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Proposed Group: Update robots.txt standards Community Group

The Update robots.txt standards Community Group has been proposed by Hans Petter Blindheim:

Robots.txt is currently based on opting out of what you do not want your website to be a part of.

This is hard to maintain (almost a full time job right now) if you do not wish for your websites content to be applied for e.g. training AI, be a part of market research (e.g. price robots), to be a part of non-search engine databases and more.

This proposal is to update what type of instructions robots.txt should support to rather be treated as an opt-in, where you can give instructions based on intent of robots rather than a wildcard or in granular detail.

Agent-group: searchengines

Applies to all robots that seeks to update, process or maintain websites for search engine databases. Does not grant permission to apply scraped data for AI purposes (this should have its own Agent-group).

Also, the absence of instructions should be treated as not having opted in, and for robots working on behalf of AI, there might need to be additional instructions (e.g. max-snippet and if you require a citation if your content is applied to provide an answer).

You are invited to support the creation of this group. Once the group has a total of five supporters, it will be launched and people can join to begin work. In order to support the group, you will need a W3C account.

Once launched, the group will no longer be listed as “proposed”; it will be in the list of current groups.

If you believe that there is an issue with this group that requires the attention of the W3C staff, please send us email on

Thank you,
W3C Community Development Team

7 Responses to Proposed Group: Update robots.txt standards Community Group

  • Hello,

    Can you say more about how this group’s work would relate to the IETF’s work on the Robots Exclusion Protocol?


    • Hans Petter Blindheim

      I can only hope what can come from this (and to be upfront – if that is to happen, I will need a lot of help as this is my first rodeo on my first time in the saddle), which is to challenge this standard in order to:

      – Rather than have it work as an exclusion (opt-out) protocol, have it as an inclusion (opt-in) protocol
      – Instead of having to spend countless hours reading up on different bots and their handles and their support of robots.txt (or perhaps your need to block them from server if that is what you desire), focus more on common use cases (the robots intention)
      – Try to meet the growth of AI-bots and how they use content to keep some level of control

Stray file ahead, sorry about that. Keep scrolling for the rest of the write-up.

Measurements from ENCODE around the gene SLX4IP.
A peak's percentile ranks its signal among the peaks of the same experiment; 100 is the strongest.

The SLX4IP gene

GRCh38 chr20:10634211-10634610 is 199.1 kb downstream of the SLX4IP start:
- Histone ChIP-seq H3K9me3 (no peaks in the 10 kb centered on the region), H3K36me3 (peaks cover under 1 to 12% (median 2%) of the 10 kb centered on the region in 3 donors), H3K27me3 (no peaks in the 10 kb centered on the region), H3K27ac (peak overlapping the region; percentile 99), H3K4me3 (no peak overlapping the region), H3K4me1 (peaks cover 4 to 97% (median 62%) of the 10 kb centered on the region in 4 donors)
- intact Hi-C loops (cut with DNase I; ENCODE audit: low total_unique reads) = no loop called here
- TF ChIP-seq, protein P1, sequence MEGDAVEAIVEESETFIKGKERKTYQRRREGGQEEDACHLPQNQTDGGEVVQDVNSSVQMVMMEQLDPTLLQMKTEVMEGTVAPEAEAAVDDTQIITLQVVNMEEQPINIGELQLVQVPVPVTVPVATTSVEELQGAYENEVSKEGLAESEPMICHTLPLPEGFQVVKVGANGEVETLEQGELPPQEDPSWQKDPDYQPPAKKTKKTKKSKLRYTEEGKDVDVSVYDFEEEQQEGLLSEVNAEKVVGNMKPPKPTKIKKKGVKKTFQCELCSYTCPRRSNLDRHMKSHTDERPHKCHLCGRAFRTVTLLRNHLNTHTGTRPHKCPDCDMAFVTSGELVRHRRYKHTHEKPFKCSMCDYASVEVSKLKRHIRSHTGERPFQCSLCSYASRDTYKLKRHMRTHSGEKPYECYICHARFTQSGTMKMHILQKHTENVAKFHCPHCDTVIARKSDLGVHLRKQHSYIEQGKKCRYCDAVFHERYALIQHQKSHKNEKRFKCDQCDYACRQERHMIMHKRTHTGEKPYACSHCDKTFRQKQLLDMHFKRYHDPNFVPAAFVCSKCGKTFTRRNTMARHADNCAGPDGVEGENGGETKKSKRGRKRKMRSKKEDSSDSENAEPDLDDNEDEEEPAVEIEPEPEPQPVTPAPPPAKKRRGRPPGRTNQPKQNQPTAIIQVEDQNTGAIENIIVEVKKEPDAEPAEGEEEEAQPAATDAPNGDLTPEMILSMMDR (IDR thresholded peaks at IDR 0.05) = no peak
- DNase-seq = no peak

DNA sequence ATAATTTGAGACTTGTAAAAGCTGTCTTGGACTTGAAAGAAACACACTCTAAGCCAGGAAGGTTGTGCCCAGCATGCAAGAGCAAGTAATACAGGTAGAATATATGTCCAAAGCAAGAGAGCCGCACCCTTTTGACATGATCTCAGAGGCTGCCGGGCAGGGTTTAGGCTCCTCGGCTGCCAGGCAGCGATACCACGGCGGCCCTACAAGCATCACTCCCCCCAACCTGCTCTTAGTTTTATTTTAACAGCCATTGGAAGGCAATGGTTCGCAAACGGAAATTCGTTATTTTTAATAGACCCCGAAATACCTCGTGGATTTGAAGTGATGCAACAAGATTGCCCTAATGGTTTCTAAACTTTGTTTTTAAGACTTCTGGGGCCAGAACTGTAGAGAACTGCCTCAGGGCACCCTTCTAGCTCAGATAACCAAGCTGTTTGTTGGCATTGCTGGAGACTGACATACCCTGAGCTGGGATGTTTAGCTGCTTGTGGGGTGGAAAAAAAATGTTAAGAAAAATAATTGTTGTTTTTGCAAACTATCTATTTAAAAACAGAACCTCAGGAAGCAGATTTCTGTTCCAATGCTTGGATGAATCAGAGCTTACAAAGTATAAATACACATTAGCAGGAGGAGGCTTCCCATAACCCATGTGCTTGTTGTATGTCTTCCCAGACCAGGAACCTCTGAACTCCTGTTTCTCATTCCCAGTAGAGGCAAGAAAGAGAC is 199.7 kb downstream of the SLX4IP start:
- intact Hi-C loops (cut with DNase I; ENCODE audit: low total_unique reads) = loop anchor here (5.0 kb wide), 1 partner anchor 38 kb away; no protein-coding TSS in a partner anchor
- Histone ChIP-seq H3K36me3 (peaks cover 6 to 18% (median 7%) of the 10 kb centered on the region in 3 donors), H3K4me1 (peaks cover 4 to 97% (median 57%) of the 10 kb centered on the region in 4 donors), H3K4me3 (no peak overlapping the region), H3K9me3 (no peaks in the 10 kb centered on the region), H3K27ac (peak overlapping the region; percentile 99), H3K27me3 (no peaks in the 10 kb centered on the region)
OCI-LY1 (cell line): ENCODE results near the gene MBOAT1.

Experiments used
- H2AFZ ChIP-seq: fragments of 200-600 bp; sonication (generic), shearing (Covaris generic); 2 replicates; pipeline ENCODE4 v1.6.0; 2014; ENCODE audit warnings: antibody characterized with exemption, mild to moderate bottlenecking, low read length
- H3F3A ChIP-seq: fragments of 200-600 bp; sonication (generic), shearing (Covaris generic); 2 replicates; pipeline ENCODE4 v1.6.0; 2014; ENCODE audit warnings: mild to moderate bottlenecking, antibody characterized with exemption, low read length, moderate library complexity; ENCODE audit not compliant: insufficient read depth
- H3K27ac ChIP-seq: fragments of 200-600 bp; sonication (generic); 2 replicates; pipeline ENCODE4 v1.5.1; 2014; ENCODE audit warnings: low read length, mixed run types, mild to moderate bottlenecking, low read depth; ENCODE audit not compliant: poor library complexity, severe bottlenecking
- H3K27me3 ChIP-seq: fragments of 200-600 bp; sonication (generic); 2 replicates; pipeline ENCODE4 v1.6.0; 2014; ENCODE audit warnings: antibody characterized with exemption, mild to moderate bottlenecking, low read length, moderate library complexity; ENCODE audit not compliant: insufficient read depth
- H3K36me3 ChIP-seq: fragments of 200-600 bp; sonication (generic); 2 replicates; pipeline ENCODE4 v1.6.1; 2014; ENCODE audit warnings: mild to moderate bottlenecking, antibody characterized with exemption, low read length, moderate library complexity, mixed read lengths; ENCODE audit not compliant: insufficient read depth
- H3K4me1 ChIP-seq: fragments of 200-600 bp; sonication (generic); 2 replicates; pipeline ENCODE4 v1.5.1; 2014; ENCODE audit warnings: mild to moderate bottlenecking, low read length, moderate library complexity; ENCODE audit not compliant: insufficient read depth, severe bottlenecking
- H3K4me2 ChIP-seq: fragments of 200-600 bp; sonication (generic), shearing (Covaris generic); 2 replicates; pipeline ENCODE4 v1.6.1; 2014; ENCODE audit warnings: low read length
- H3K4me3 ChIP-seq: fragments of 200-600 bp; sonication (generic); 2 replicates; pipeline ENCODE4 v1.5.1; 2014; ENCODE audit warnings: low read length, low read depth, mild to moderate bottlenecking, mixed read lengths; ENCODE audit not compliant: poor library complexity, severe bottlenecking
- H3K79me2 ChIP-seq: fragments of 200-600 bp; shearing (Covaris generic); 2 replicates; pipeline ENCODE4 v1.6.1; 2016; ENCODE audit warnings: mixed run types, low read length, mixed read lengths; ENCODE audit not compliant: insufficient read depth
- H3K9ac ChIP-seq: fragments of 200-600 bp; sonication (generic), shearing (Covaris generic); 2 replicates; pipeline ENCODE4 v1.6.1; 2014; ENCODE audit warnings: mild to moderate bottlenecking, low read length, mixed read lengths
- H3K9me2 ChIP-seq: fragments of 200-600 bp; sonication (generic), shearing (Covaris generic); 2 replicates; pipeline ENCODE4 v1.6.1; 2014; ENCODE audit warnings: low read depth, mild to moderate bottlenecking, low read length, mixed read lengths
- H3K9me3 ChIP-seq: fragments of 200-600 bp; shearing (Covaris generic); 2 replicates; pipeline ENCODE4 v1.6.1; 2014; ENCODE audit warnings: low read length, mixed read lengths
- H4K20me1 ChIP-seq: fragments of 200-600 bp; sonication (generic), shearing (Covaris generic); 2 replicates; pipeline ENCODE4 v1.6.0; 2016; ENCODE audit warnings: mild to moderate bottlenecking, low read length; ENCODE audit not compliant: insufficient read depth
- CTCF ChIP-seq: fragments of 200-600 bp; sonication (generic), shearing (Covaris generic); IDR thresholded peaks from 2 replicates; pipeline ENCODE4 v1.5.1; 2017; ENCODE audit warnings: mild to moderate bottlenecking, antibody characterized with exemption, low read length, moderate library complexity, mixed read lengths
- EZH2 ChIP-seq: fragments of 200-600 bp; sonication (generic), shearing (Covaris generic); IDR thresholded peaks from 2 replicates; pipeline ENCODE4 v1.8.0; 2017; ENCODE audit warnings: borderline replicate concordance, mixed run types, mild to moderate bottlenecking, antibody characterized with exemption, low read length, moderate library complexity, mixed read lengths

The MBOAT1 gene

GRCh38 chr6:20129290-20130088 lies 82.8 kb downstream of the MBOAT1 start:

• Hans,

    Given that the Robots Exclusion Protocol is active work of the IETF, I want to recommend that you reach out to them with your ideas rather than launch a W3C community Group. Here is the home page for that effort:

    (I accidentally clicked “support this group” but I recommend that you pursue this in the IETF.)


    • Hans Petter Blindheim

      Thank you for the suggestion. I have reached out now to the people who signed and created the “Robots Exclusion Protocol” in hopes of getting their thoughts on this, but considering that 3 of them are employed at Google (and while I have met one of them and know him to be concerned with the betterment of the internet, it would go against Googles interests as such a flip on the standard would mean that Google could be held liable and would likely also need to spend a lot of time and money to adhere to new standards). So I am not sure if that will bear fruit even though I do think that this would be a better move than waiting for regulation to do the same.


  • If this really is an extension to robots.txt, then it should probably happen at the IETF.

    However the problem space that it addresses seems to be mostly about rights reservations. If so, it might be worth reformulating this as an iteration on TDMRep ( TDMRep lacks a lot of expressive power, but it could be extended.

    I would like to further recommend that:

    1) The group is welcoming to relatively non-technical people because part of the work needs to be done by lawyers.

    2) It can move relatively fast, which reusing TDMRep would help with.

    3) It’s clearly independent from some vendors’ attempts to own the conversation.

    This is an important brick to preserve quality web content.


    • Hans Petter Blindheim

      This might be a venue to pursue, but wouldn’t it be easier to just tag them in here?

      Also I don’t think this would suffice even if it could be used for several reasons, such as:

      – Most web service owners do not possess themselves or via contractors, developers and other parties sufficient knowledge to do this

      – If they do gain knowledge of the ability to control this on a page level would be costly and complex to solve, when the end purpose should be that rights are respected and that uses that goes beyond that which you should expect web service owners to be comfortable with just lacks regulation

      – This would not limit the load on the server from bots requesting documents (robots.txt would/could, I see no reasons why any argument should be made that web service owners should expect to cover this cost)

      – And a whole lot of CMS-providers, hosting solutions etc. are not set up in a manner that would offer web service owners this level of control (so in practice for most, this venue would not give the same outcome even if there is interest in resolving it – unless they pay a lot to change providers and migrate their online presence)


  • Thanks @Robin.

    @Hans, we’ll hold off creating this group until we can get a bit more consensus on where the natural home for this work is. I look forward to hearing your thoughts on Robin’s comments.


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